DVN

Don't Take a Position in DVN Before Reading This!


We've been asking ourselves recently if the market has placed a fair valuation on Devon Energy. Let's dive into some of the fundamental values of this large-cap Energy company to determine if there might be an opportunity here for value-minded investors.

Devon Energy Corporation, an independent energy company, primarily engages in the exploration, development, and production of oil, natural gas, and natural gas liquids in the United States. The company belongs to the Energy sector, which has an average price to earnings (P/E) ratio of 9.11 and an average price to book (P/B) ratio of 1.45. In contrast, Devon Energy has a trailing 12 month P/E ratio of 6.3 and a P/B ratio of 3.6.

P/B ratios are calculated by dividing the company's market value by its book value. The book value refers to all of the company's tangible assets minus its liabilities -- meaning that intangibles such as intellectual property, brand name, and good will are not taken into account. Traditionally, a P/B ratio of around 1 shows that a company is fairly valued, but owing to consistently higher valuations in the modern era, investors generally compare against sector averages.

P/E ratios have their limits on their usefulness too. Since the P/E ratio is the share price divided by earnings per share, the ratio is determined partially by market sentiment on the stock. Sometimes a negative sentiment translates to a lower market price and therefore a lower P/E ratio -- and there might be good reasons for this negative sentiment.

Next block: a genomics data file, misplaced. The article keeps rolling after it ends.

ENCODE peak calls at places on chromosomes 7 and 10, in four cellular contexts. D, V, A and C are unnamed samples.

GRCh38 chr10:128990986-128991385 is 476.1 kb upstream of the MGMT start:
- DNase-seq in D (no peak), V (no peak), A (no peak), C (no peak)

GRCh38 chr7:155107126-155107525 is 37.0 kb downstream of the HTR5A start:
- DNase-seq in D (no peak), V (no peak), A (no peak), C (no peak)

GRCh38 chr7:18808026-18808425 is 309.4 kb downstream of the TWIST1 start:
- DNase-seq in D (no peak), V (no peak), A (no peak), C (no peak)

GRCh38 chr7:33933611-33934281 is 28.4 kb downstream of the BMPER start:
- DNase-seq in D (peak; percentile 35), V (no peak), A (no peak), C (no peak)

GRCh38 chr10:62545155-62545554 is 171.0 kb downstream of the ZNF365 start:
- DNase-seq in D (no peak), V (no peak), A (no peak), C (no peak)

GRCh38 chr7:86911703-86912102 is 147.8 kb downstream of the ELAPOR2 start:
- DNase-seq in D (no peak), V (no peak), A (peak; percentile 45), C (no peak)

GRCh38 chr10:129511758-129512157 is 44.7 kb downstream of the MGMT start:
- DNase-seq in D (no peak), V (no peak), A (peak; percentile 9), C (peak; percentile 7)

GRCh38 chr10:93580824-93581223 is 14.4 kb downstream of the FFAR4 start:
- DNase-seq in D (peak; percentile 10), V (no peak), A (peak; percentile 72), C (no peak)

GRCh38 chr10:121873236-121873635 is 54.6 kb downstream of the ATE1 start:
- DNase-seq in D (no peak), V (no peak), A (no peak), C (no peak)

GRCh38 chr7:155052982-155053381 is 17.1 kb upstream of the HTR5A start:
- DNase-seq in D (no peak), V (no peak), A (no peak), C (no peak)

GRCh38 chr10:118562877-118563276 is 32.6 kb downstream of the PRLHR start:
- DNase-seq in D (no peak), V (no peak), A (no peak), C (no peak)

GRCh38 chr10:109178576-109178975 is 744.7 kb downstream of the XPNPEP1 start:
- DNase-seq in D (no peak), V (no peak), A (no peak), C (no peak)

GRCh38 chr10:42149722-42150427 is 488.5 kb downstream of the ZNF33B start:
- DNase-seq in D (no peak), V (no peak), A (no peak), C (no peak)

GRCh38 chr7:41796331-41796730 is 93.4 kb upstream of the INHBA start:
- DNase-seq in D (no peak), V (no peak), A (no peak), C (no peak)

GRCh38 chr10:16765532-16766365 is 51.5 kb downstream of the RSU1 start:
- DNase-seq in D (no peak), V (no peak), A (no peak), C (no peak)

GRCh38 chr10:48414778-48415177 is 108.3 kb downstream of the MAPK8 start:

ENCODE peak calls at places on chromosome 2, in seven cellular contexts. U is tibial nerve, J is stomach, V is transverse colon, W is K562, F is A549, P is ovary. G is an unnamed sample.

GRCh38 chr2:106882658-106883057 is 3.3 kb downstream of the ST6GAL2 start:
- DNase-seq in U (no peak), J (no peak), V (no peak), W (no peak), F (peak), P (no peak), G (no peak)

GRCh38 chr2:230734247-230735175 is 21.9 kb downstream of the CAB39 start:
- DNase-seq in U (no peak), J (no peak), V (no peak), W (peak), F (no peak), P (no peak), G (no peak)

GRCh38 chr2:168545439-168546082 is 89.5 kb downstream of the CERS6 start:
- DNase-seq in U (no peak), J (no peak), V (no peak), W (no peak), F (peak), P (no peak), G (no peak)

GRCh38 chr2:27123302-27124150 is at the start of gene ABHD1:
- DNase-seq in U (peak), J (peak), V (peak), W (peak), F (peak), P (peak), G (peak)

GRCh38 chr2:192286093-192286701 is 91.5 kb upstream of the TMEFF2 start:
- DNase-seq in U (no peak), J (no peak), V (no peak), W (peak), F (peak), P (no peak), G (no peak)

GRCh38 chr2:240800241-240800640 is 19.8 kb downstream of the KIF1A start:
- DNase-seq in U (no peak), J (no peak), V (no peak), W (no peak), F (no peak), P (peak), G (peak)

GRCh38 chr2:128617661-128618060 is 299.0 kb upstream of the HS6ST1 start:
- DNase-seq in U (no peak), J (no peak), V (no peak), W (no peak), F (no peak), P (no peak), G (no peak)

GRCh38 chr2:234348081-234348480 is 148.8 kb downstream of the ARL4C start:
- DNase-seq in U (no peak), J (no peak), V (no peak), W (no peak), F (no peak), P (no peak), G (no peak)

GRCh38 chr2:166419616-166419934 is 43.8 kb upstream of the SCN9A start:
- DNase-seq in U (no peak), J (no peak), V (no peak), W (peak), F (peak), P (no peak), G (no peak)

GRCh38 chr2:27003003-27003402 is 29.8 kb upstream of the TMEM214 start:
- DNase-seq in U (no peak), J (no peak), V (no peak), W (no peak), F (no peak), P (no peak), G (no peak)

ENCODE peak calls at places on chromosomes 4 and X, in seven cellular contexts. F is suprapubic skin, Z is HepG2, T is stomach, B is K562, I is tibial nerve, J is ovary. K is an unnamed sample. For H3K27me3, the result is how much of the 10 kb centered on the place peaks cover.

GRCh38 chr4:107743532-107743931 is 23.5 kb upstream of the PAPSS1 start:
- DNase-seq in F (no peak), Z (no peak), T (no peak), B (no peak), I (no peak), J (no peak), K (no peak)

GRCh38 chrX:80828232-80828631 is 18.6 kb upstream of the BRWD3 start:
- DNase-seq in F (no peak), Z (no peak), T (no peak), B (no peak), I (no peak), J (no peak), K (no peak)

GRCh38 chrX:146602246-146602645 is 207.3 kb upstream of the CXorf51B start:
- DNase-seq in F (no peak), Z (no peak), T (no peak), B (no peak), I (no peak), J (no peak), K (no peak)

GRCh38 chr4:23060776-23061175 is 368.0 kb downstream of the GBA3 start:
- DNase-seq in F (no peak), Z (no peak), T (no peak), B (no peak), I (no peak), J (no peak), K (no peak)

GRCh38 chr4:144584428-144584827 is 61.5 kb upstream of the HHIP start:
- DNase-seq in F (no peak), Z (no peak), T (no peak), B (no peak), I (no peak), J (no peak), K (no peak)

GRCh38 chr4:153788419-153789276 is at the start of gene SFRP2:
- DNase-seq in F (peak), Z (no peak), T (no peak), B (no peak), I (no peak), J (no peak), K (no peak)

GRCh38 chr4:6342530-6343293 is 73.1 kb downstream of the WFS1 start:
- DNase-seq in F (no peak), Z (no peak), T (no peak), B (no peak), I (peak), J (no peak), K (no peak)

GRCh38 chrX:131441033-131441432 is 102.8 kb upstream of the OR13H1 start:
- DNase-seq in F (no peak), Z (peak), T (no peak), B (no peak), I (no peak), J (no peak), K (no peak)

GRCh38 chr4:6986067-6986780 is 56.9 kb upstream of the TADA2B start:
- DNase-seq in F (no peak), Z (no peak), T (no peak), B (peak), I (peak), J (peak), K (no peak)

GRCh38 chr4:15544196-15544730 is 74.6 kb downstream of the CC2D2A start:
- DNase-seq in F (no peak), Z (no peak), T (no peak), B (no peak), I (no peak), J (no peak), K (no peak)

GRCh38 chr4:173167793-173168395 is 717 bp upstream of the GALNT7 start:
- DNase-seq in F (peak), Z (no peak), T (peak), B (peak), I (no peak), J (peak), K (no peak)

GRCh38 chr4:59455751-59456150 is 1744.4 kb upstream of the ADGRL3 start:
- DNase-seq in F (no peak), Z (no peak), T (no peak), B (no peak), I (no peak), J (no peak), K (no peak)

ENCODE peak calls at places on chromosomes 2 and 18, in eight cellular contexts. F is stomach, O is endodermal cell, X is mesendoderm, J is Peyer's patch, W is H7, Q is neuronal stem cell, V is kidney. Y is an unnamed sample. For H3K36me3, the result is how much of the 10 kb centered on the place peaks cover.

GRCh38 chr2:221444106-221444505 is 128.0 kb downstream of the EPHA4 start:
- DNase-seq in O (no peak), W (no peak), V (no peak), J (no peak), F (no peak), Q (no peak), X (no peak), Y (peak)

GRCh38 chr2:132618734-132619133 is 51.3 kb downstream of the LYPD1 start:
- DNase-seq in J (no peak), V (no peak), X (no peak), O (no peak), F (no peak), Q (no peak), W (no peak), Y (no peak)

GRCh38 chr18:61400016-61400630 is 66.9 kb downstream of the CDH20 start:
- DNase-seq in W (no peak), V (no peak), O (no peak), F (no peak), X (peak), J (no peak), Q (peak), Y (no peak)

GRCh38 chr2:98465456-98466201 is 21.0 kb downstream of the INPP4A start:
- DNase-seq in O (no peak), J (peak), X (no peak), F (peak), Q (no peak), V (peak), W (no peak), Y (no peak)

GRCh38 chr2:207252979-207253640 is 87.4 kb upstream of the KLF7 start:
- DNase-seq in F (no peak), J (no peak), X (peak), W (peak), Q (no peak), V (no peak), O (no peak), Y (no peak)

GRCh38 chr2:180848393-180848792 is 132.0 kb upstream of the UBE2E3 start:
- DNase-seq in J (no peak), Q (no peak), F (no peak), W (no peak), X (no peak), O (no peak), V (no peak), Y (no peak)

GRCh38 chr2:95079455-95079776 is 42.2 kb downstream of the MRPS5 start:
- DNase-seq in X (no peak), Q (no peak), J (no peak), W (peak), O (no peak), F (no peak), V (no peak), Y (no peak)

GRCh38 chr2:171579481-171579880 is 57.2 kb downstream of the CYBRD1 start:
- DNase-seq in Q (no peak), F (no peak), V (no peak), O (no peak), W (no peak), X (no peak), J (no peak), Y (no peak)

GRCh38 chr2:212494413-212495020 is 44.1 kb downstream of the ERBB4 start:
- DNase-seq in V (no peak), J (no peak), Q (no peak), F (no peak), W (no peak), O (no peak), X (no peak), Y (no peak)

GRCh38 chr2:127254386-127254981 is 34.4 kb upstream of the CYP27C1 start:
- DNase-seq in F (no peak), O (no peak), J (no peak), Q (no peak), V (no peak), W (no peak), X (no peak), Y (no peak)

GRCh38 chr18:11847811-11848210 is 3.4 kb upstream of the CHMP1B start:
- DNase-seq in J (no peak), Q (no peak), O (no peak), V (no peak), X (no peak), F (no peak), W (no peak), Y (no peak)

One of the main reasons not to blindly invest in a company with a low P/E ratio is that it might have low growth expectations. Low growth correlates with low stock performance, so it's useful to factor growth into the valuation process. One of the easiest ways to do this is to divide the company's P/E ratio by its expected growth rate, which results in the price to earnings growth, or PEG ratio.

When we do this for Devon Energy, we obtain a PEG ratio of 0.22, which indicates that the market is undervaluing the company's projected growth (a PEG ratio of 1 indicates a fairly valued company). Your analysis of the stock shouldn't end here. Rather, a good PEG ratio should alert you that it may be worthwhile to take a closer look at the stock.

The above analysis is intended for educational purposes only and was performed on the basis of publicly available data. It is not to be construed as a recommendation to buy or sell any security. Any buy, sell, or other recommendations mentioned in the article are direct quotations of consensus recommendations from the analysts covering the stock, and do not represent the opinions of Market Inference or its writers. Past performance, accounting data, and inferences about market position and corporate valuation are not reliable indicators of future price movements. Market Inference does not provide financial advice. Investors should conduct their own review and analysis of any company of interest before making an investment decision.

ON FOCUS